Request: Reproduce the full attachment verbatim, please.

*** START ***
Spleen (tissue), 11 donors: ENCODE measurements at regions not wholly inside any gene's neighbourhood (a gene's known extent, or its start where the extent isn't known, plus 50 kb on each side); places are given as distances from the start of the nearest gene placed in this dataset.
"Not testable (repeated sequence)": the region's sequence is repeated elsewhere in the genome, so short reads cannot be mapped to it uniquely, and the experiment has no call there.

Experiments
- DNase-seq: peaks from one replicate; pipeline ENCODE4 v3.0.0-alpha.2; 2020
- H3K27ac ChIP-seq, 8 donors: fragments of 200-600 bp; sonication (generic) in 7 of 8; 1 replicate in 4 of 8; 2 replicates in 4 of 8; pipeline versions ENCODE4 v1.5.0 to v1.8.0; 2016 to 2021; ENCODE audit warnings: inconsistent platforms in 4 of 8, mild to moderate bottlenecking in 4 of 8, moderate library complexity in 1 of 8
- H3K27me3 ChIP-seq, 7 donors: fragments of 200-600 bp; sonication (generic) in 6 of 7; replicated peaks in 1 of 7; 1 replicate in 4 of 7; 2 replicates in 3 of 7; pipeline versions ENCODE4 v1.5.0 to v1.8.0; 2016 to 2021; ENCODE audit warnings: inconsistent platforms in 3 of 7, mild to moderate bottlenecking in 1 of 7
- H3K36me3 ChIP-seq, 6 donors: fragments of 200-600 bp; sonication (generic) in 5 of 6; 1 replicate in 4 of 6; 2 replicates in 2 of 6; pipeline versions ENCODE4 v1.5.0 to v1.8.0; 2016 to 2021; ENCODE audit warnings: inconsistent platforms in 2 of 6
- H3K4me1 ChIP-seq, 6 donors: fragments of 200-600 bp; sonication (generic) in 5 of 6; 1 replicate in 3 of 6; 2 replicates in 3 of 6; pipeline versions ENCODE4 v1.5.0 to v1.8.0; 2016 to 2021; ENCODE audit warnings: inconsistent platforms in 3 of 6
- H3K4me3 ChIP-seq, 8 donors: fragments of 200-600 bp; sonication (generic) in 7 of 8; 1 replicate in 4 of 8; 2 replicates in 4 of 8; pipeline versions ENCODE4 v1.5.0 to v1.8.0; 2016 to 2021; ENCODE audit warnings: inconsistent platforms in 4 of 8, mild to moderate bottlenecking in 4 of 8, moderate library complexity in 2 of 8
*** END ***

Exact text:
Spleen (tissue), 11 donors: ENCODE measurements at regions not wholly inside any gene's neighbourhood (a gene's known extent, or its start where the extent isn't known, plus 50 kb on each side); places are given as distances from the start of the nearest gene placed in this dataset.
"Not testable (repeated sequence)": the region's sequence is repeated elsewhere in the genome, so short reads cannot be mapped to it uniquely, and the experiment has no call there.

Experiments
- DNase-seq: peaks from one replicate; pipeline ENCODE4 v3.0.0-alpha.2; 2020
- H3K27ac ChIP-seq, 8 donors: fragments of 200-600 bp; sonication (generic) in 7 of 8; 1 replicate in 4 of 8; 2 replicates in 4 of 8; pipeline versions ENCODE4 v1.5.0 to v1.8.0; 2016 to 2021; ENCODE audit warnings: inconsistent platforms in 4 of 8, mild to moderate bottlenecking in 4 of 8, moderate library complexity in 1 of 8
- H3K27me3 ChIP-seq, 7 donors: fragments of 200-600 bp; sonication (generic) in 6 of 7; replicated peaks in 1 of 7; 1 replicate in 4 of 7; 2 replicates in 3 of 7; pipeline versions ENCODE4 v1.5.0 to v1.8.0; 2016 to 2021; ENCODE audit warnings: inconsistent platforms in 3 of 7, mild to moderate bottlenecking in 1 of 7
- H3K36me3 ChIP-seq, 6 donors: fragments of 200-600 bp; sonication (generic) in 5 of 6; 1 replicate in 4 of 6; 2 replicates in 2 of 6; pipeline versions ENCODE4 v1.5.0 to v1.8.0; 2016 to 2021; ENCODE audit warnings: inconsistent platforms in 2 of 6
- H3K4me1 ChIP-seq, 6 donors: fragments of 200-600 bp; sonication (generic) in 5 of 6; 1 replicate in 3 of 6; 2 replicates in 3 of 6; pipeline versions ENCODE4 v1.5.0 to v1.8.0; 2016 to 2021; ENCODE audit warnings: inconsistent platforms in 3 of 6
- H3K4me3 ChIP-seq, 8 donors: fragments of 200-600 bp; sonication (generic) in 7 of 8; 1 replicate in 4 of 8; 2 replicates in 4 of 8; pipeline versions ENCODE4 v1.5.0 to v1.8.0; 2016 to 2021; ENCODE audit warnings: inconsistent platforms in 4 of 8, mild to moderate bottlenecking in 4 of 8, moderate library complexity in 2 of 8